HealthDay News — For Black and Latinx participants, watching public health video messages recorded by a diverse set of physicians reduces COVID-19 knowledge gaps, according to a study published online December 21 in the Annals of Internal Medicine.

Marcella Alsan, MD, MPH, PhD, from the Harvard Kennedy School of Government in Cambridge, Massachusetts, and colleagues conducted a randomized trial in the United States from May 13 to 26, involving 14,267 self-identified Black or Latinx adults (61.3 and 38.7%, respectively). The participants viewed 3 video messages relating to COVID-19, which varied by race/ethnicity of the physician, acknowledgement of racism/inequality, and community perceptions relating to mask wearing and then answered questions, or they answered questions and then viewed the videos. Knowledge gaps (number of errors on 7 facts relating to COVID-19 symptoms and prevention) and information-seeking behaviors were measured.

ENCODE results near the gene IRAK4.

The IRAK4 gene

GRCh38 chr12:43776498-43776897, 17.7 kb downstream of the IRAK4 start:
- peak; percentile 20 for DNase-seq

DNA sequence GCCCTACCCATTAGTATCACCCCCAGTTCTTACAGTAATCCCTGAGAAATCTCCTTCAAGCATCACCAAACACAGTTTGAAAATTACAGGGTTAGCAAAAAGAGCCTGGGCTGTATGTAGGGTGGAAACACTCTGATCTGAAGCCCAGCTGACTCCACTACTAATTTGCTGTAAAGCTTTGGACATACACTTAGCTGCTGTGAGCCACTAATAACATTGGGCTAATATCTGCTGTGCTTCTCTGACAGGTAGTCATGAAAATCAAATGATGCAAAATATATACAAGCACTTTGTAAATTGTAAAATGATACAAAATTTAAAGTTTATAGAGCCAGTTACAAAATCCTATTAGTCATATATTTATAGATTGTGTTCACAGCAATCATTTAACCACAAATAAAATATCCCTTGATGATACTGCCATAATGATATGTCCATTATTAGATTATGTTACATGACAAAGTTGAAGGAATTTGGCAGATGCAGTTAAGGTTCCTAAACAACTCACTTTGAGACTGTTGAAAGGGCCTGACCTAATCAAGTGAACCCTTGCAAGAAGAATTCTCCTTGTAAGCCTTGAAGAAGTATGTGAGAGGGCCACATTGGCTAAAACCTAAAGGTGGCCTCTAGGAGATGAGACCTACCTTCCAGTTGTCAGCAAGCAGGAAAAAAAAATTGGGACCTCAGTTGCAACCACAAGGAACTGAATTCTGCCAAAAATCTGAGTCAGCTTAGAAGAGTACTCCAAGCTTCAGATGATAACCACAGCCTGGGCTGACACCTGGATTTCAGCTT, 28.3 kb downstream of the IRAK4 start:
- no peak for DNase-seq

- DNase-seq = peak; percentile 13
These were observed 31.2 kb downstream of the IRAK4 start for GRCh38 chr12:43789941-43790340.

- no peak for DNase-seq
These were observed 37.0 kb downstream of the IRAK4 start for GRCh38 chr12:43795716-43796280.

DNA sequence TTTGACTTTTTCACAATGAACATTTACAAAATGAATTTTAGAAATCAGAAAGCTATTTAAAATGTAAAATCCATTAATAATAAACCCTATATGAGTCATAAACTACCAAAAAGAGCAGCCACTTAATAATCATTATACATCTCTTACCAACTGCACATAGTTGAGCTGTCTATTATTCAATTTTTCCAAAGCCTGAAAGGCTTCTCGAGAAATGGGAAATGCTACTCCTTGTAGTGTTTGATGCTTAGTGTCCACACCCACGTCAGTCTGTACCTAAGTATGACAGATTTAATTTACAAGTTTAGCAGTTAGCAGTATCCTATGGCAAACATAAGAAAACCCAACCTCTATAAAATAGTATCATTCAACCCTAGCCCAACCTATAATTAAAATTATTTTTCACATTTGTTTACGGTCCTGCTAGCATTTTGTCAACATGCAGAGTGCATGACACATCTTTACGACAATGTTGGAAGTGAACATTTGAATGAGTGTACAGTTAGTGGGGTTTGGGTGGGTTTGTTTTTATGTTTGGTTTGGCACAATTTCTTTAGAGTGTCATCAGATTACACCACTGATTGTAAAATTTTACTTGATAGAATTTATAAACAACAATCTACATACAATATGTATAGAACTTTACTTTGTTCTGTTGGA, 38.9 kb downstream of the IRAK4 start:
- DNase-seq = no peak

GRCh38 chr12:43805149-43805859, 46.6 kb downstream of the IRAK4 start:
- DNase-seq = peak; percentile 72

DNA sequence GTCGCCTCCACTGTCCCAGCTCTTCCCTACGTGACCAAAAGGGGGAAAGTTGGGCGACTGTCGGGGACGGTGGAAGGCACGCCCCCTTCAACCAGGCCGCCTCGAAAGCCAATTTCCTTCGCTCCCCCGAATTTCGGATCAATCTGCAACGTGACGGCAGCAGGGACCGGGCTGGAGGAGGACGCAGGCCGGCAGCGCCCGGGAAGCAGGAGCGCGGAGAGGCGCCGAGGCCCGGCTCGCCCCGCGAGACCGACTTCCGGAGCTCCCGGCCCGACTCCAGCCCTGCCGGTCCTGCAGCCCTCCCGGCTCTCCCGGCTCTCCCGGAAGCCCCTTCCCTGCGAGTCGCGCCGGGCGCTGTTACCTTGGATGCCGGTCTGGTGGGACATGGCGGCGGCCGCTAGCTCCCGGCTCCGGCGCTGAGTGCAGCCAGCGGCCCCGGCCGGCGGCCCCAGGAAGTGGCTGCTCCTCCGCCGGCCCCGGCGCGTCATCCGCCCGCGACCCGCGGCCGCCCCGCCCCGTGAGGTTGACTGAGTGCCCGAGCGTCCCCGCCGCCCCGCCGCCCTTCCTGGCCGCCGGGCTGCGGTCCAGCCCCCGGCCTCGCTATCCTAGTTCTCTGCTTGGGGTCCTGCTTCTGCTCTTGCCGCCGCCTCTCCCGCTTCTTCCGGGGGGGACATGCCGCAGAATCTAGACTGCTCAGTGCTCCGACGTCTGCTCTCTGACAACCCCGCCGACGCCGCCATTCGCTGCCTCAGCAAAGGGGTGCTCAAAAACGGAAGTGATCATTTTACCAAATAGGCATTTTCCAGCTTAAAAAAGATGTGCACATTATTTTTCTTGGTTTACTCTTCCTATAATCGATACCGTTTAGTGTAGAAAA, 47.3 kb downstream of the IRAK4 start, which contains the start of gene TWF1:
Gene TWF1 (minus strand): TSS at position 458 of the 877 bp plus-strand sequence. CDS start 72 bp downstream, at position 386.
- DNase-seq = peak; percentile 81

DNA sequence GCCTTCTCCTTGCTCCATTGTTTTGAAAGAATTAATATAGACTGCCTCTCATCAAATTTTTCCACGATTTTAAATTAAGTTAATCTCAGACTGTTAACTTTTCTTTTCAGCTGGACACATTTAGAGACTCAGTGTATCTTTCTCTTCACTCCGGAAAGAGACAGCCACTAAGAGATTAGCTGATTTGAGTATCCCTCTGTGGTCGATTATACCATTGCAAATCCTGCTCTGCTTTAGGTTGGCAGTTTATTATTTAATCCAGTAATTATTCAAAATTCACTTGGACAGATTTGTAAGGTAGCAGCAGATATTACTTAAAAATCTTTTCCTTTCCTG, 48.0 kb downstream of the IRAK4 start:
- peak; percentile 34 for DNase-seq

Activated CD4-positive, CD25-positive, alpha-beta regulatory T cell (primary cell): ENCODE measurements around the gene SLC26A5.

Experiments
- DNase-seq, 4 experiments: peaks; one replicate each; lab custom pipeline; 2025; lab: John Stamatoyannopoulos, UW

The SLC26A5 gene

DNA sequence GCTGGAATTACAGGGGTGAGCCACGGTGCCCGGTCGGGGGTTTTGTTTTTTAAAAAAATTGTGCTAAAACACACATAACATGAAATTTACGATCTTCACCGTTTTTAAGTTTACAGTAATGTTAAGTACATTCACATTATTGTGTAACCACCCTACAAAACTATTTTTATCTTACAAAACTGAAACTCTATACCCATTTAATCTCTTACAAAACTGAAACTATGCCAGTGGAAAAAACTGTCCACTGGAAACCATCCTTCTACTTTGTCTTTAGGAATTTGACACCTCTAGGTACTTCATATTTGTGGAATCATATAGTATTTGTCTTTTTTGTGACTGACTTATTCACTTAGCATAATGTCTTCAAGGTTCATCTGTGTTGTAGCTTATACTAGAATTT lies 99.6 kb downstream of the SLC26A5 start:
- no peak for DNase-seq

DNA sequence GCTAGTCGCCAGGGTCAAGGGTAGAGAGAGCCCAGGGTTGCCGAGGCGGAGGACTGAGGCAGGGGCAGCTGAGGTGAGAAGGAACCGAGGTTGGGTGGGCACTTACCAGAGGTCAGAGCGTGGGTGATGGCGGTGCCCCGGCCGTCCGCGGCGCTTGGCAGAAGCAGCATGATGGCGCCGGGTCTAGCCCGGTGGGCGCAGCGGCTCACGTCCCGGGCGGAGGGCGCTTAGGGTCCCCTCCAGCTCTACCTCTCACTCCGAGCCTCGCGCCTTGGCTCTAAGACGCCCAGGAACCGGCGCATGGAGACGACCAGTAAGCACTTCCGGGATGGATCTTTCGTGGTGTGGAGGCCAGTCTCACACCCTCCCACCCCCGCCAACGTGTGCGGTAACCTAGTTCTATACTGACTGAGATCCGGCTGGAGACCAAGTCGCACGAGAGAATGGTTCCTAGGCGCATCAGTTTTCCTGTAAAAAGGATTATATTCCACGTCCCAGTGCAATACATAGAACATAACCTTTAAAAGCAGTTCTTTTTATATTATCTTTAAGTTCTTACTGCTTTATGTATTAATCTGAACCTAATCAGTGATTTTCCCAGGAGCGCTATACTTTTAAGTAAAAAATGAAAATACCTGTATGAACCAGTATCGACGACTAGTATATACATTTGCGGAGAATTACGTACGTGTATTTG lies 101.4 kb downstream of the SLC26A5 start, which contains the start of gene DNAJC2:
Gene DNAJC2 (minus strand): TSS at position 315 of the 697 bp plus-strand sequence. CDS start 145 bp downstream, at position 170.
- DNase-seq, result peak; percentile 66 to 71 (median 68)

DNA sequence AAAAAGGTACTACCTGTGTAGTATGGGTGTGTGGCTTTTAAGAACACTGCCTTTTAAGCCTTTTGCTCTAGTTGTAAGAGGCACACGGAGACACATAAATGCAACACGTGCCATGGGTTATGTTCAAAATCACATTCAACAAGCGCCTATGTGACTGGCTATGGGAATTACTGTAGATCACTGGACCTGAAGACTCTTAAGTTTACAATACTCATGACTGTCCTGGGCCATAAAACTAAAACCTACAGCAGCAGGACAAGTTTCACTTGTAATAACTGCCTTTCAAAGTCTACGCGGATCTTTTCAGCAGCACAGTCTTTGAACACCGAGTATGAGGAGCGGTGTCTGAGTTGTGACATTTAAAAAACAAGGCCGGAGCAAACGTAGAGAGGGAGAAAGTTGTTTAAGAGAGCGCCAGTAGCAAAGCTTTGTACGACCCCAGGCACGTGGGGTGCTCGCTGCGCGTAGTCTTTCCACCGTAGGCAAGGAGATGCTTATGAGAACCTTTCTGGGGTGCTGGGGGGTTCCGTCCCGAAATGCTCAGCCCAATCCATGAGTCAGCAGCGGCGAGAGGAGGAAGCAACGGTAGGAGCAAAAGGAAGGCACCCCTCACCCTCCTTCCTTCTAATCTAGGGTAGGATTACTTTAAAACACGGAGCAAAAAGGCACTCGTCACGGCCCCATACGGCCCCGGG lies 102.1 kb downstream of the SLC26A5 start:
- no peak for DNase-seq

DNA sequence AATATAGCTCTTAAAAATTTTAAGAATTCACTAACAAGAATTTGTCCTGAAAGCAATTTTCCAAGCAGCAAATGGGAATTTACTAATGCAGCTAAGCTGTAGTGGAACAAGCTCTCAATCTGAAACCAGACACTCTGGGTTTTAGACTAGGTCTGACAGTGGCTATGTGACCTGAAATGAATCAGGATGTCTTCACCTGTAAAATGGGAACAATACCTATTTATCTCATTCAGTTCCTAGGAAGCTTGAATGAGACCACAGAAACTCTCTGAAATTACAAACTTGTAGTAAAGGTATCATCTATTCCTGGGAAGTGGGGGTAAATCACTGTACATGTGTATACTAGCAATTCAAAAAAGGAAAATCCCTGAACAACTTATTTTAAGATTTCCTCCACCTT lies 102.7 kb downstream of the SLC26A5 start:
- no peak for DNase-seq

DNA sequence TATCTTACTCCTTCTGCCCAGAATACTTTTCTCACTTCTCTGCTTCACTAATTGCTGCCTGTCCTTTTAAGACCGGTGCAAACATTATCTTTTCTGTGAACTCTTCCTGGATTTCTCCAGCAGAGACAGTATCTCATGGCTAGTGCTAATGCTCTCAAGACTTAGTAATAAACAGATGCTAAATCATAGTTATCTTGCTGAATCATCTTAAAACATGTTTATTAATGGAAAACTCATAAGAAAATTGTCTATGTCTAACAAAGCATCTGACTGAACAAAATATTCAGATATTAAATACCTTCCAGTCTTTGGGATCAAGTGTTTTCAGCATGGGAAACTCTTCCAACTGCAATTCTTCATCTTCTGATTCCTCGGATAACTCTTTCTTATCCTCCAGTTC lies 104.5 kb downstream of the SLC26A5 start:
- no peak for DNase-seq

The researchers found that the intervention reduced the incidence of knowledge gap from 0.085 to 0.065 (incidence rate ratio [IRR], 0.737) but did not have a significant effect on the incidence of information seeking. Messages from race/ethnic-concordant physicians increased information-seeking incidence among Black participants, from 0.329 (for discordant physicians) to 0.357 (IRR, 1.085).


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“The findings provide evidence that, especially in a moment when a novel human-to-human virus is disproportionately affecting communities of color, a diverse physician workforce can be an effective channel to communicate life-saving information,” the authors write.

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